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To reform or not: Homeowner Flood Insurance Affordability Act reverses reforms

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March is known as the beginning of severe spring weather. This March has been a bit unusual due to the reluctance of winter to make its exit. However, regularly scheduled public information campaigns about severe spring weather continued on. National Severe Weather Preparedness Week was March 2-8. National Flood Safety Awareness Week was March 16-22. And on March 24, President Barak Obama signed into law the Homeowner Flood Insurance Affordability Act of 2014, which essentially reverses the strongest reforms to the National Flood Insurance Program (NFIP) as laid out in the Biggert-Waters Flood Insurance Reform Act of 2012.

Since 1968, the National Flood Insurance Program has been offering flood insurance to homeowners who otherwise would be left unprotected since most homeowner’s insurance policies do not cover flooding.

Flood insurance was made accessible and affordable. And if you live in a community that participates in the Community Rating System, you have the potential to enjoy discounts of up to 45% off of those already inexpensive rates, depending on the extent to which your community goes above and beyond the minimum requirements in mitigating against flood-hazards in your area.

The program was successful, but not without its problems. Some people felt the low cost of the premiums worked as an incentive to continue to build in the floodplain; a practice which only exacerbated the problem. Many people whose homes flooded repeatedly simply used their insurance payouts to rebuild again and again in the same hazardous area. And as floodplains continue to be developed, there are fewer and fewer places for stormwaters to go except up.

Additionally, FEMA had not been effectively monitoring its coverage requirements; although flood insurance is required on homes in the special flood hazard zones if they have a federally backed mortgage, it is not uncommon for homeowners to let their policies lapse. Enforcement was weak and spotty.

As a result, we have more floods, and more people turning in claims on the same properties over and over, as well as people without insurance who need help when their homes are destroyed or damaged by floods. It was a disaster waiting to happen.

In 2005, Hurricane Katrina broke the bank, and that left FEMA with a big problem. “We are $24 billion in debt,” Craig Fugate, Director of the Federal Emergency Management Agency, recently informed the House Financial Services Committee in Washington, D.C.

Biggert-Waters was a rare piece of legislation that had bipartisan support as legislators uncharacteristically took a big-picture view of the long-term, realizing that as natural disasters become more frequent and more costly, it is important to make the tough, hard calls now.

Biggert-Waters had a mission. To save the National Flood Insurance Program; make it solvent, make it more effective. And that meant making some people very unhappy. Some of its requisites included no longer grandfathering into the program homes that were built pre-NFIP; Repetitive Loss Properties (homes that repeatedly flood and for which claims are repeatedly submitted) were denied coverage; and most importantly, rate increases to actuarial levels, phased in over five years. Some of those rate increases were enormous, anywhere between twice to ten times previous rates. Those who were in danger of being hit hardest were those grandfathered policyholders, those who built to code when they first moved into their homes, but were later considered at greater risk under the new Flood Insurance Rate Maps (FIRM), due to changes in topography and development.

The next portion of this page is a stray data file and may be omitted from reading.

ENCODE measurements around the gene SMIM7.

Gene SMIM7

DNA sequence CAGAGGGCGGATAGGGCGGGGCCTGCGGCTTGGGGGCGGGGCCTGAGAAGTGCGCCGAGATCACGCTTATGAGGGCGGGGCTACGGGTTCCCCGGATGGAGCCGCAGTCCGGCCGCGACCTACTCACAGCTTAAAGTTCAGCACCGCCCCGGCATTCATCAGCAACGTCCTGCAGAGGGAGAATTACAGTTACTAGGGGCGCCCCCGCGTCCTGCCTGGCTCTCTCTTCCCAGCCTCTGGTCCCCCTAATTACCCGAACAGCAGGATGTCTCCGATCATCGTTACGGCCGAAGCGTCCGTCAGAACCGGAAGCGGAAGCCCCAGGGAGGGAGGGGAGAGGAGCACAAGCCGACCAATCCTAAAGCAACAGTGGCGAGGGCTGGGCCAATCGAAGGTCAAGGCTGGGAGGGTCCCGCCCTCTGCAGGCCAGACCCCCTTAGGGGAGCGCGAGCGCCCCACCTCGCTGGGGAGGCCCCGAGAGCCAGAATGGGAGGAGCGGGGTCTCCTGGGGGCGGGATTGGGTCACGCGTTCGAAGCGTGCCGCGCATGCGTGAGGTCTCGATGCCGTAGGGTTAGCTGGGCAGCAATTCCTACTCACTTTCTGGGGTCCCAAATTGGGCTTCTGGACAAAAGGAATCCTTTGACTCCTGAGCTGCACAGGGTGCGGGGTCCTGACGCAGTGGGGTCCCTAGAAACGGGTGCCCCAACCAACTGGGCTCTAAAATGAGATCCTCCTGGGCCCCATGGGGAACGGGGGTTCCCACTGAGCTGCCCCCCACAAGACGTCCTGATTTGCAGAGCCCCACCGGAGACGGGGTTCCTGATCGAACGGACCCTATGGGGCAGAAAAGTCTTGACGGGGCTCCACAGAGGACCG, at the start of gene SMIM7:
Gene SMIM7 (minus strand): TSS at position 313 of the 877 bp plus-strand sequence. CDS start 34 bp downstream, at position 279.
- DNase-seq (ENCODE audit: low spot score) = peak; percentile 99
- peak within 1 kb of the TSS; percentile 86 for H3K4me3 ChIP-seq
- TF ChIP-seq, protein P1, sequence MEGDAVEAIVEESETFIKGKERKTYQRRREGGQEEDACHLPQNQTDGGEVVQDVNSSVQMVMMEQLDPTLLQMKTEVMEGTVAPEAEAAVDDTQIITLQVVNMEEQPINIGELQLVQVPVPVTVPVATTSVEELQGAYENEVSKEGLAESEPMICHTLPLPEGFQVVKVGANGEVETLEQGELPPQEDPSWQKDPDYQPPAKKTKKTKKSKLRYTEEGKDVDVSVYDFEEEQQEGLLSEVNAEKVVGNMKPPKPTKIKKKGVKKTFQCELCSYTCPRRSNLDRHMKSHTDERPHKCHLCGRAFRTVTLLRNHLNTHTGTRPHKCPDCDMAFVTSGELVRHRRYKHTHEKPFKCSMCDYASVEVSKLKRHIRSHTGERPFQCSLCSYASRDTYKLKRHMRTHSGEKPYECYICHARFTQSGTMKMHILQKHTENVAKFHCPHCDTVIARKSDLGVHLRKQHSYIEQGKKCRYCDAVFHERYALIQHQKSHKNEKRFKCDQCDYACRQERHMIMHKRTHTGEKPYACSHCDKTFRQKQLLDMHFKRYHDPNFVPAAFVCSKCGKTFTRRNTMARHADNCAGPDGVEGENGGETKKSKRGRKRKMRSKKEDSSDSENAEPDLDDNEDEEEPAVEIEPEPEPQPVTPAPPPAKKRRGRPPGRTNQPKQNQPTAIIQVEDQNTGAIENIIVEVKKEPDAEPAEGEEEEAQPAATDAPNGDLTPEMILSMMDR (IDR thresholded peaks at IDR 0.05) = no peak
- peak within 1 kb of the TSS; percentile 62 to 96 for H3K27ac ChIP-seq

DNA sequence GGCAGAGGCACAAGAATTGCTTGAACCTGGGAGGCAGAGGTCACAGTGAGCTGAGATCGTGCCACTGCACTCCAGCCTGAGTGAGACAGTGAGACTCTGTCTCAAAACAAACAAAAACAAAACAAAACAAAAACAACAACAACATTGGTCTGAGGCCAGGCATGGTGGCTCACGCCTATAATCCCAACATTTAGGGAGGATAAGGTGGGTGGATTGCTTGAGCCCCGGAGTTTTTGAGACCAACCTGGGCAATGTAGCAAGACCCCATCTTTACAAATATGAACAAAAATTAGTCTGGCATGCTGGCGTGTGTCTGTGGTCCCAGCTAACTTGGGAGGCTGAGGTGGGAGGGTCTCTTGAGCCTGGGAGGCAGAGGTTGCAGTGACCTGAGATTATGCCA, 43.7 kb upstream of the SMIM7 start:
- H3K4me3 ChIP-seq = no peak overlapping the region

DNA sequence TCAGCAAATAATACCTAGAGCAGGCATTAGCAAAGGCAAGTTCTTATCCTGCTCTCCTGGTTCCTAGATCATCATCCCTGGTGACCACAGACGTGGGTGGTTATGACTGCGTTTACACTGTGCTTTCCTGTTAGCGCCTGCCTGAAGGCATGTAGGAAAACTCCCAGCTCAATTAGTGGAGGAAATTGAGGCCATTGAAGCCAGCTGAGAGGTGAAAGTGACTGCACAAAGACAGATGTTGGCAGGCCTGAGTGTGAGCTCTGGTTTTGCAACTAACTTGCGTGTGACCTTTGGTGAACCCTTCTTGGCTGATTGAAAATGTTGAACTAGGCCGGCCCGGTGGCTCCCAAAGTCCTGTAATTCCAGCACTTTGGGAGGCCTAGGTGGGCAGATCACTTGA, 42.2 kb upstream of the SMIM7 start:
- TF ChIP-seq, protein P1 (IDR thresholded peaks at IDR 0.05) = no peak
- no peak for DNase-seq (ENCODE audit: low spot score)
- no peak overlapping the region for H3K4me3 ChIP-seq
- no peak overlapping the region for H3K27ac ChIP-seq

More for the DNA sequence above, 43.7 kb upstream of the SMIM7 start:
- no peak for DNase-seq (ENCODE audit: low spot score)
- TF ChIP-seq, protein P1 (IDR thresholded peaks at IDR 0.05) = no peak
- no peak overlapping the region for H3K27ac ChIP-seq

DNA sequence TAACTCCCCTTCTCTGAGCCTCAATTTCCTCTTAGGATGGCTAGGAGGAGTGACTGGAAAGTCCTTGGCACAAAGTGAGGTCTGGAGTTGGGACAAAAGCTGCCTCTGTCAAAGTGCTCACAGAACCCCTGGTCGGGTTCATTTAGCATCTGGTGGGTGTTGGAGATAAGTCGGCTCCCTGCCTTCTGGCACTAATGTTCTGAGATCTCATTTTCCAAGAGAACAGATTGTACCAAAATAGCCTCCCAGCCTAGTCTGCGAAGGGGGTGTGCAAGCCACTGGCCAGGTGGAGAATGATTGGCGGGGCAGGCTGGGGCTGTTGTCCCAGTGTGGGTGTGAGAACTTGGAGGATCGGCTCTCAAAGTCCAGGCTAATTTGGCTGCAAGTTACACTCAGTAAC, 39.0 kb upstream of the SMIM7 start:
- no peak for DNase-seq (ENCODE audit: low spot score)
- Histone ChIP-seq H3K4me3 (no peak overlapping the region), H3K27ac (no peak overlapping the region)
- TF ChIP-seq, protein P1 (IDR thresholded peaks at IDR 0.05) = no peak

Biggert-Waters provoked a strong negative reaction from the public, who made sure Congress heard their protests. Congress heard.

According to a story reported by NPR, even the bill’s co-sponsor, Maxine Waters, for whom the law is named, reversed herself and demanded a stop to the law she helped sponsor and pass. Surprisingly, she cast the blame on Fugate for not explaining how high the rate increases would go, even though they were laid out in the law she helped write, and bemoaned the financial harm the law would cause, calling it “just unconscionable.”

In a bad case of morning after regret, lawmakers drafted a new bill to reverse the strongest reforms of Biggert-Waters.

The Homeowner Flood Insurance Affordability Act of 2014 prohibits the implementation of Section 207 of the Biggert-Waters Flood Insurance Reform Act of 2012: reinstates the grandfathered category; it will require FEMA to create new rate sheets for hundreds of thousands of policyholders, and limits increases to an average of 15 percent for FEMA’s nine rating classifications under the Community Ratings System and no more than 18 percent for individual rates.

According to the FEMA Fact Sheet on the National Flood Insurance Program and the Consolidated Appropriations Act of 2014, the new law does not impact any other part of Biggert-Waters. “FEMA is still prohibited from offering subsidized rates to Pre-FIRM properties purchased after Biggert-Waters was enacted, properties not insured when Biggert-Waters was enacted, and properties that experienced a lapse in coverage. FEMA will continue to phase-out subsidized rates for Pre-FIRM non-primary residences, businesses, and properties with severe or repeated flooding.”

High premiums and consistently enforced policies can act as deterrents to purchasing or building within the floodplain, a very-much desired end result of NFIP policies. But the more affordable flood insurance is, and the lighter the consequences for building in the floodplain, the less likely people will be to remove themselves from harm’s way. And in the end, we all pay.

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